Forkner set the tone early in the 2016 messages, writing: "I'm locked in my hotel room with an ice cold grey goose, I'll probably fire off a few dozen inappropriate emails before I call it a night."

Gustavsson asked if Forkner had accomplished anything in the flight simulator. "Or what is the normal chaos there?" he wrote.

Forkner joked about what would happen if they no longer worked together and said, if Gustavsson left Boeing, "I'd ask for a job in sales where I can just get paid to drink with customers and lie about how awesome our airplanes are."

The MCAS was "running rampant" in the simulator, Forkner wrote.

The feature was supposed to compensate for design changes and help make the 737 Max feel the same in the air for pilots used to earlier models of the 737. It would achieve that by automatically adjusting the way the plane was flying by moving the horizontal stabilizer on the plane's tail. The stabilizer makes the aircraft ascend or descend.

The National Transportation Safety Board last month described how, in the run-up to the Oct. 29 crash in Indonesia, the MCAS automatically pushed the plane's nose down "more than 20 times" in a six-minute stretch before it plunged into the Java Sea. Investigators say faulty data from a sensor caused the feature, which had been made increasingly powerful over the course of the airplane's development, to repeatedly misfire.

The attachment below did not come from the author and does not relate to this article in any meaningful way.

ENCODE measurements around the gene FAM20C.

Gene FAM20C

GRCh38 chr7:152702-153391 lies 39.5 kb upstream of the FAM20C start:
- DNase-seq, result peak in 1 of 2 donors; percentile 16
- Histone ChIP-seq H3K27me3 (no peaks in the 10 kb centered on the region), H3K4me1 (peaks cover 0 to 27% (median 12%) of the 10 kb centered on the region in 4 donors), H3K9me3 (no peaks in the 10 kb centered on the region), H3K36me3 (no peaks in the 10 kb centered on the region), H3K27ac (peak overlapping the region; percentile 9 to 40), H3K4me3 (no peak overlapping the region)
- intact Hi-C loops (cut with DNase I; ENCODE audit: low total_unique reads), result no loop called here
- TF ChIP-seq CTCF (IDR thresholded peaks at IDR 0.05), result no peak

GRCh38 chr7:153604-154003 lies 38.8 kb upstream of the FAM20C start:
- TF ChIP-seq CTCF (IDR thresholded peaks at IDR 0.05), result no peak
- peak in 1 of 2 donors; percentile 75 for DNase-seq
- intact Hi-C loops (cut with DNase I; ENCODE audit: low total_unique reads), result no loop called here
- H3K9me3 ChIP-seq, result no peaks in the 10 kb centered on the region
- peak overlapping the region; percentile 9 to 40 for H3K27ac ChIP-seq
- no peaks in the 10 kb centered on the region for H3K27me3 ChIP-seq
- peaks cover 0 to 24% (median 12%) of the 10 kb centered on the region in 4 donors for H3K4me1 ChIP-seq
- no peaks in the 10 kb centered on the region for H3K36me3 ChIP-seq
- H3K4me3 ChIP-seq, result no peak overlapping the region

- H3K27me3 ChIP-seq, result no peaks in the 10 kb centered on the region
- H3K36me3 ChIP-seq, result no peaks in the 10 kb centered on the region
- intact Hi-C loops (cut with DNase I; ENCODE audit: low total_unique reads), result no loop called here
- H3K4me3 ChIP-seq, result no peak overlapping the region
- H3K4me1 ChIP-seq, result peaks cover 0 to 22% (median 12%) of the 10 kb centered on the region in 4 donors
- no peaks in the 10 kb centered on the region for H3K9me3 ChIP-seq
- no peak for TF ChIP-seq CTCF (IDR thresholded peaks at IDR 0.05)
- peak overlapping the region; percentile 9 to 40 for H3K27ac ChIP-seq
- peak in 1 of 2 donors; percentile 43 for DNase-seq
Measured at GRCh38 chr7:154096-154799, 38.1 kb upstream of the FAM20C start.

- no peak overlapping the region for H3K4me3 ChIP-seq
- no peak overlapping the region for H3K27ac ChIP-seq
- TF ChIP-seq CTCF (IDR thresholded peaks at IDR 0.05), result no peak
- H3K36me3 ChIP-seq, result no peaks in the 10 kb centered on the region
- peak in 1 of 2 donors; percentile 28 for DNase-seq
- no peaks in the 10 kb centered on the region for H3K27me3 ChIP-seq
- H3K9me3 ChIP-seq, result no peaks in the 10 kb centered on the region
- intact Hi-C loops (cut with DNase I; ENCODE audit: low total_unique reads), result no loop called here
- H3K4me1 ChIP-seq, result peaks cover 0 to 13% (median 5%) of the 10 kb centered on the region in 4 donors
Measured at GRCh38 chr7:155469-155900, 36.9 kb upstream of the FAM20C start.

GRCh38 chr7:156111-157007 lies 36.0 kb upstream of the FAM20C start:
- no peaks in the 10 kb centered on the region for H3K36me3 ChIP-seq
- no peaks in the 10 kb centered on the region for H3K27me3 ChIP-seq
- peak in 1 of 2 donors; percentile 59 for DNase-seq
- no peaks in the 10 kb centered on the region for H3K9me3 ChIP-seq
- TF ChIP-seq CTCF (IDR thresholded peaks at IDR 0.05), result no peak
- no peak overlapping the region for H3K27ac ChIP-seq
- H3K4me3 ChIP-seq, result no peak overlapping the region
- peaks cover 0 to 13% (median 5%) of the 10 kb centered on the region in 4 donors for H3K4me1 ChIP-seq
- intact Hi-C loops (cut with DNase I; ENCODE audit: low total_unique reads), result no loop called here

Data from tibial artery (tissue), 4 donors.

In the message chain, the technical pilots talked about how the plane, in more than one simulated scenario, was aggressively adjusting how much it was heading either up or down, a process known as "trimming." Pilots often do that manually, but the MCAS does it automatically in certain cases.

"I'm levelling off at like 4000 ft, 230 knots and the plane is trimming itself like craxy. . . . I'm like, WHAT?" Forkner wrote.

"that's what i saw on sim one, but on approach . . . I think thats wrong," Gustavsson responded. He later said they needed to ask colleagues "to confirm what its supposed to be doing."

"Vince is going to get me some spreadsheet table that shows when it's supposed to kick in. . . . why are we just now hearing about this?" Forkner asked.

"I don't know, the test pilots have kept us out of the loop," Gustavsson wrote, before clarifying that one colleague "is trying to work with us, but she has been too busy."

They were "all so damn busy, and getting pressure from the program," Forkner wrote.

"That is true, I wouldnt want to be them," Gustavsson wrote.

The 737 Max has been grounded since March, shortly after the second crash in Ethi­o­pia. Boeing has been working on a software fix for the MCAS and other problems discovered as part of the recertification process.

It is unclear when the plane will be cleared by the FAA to resume service.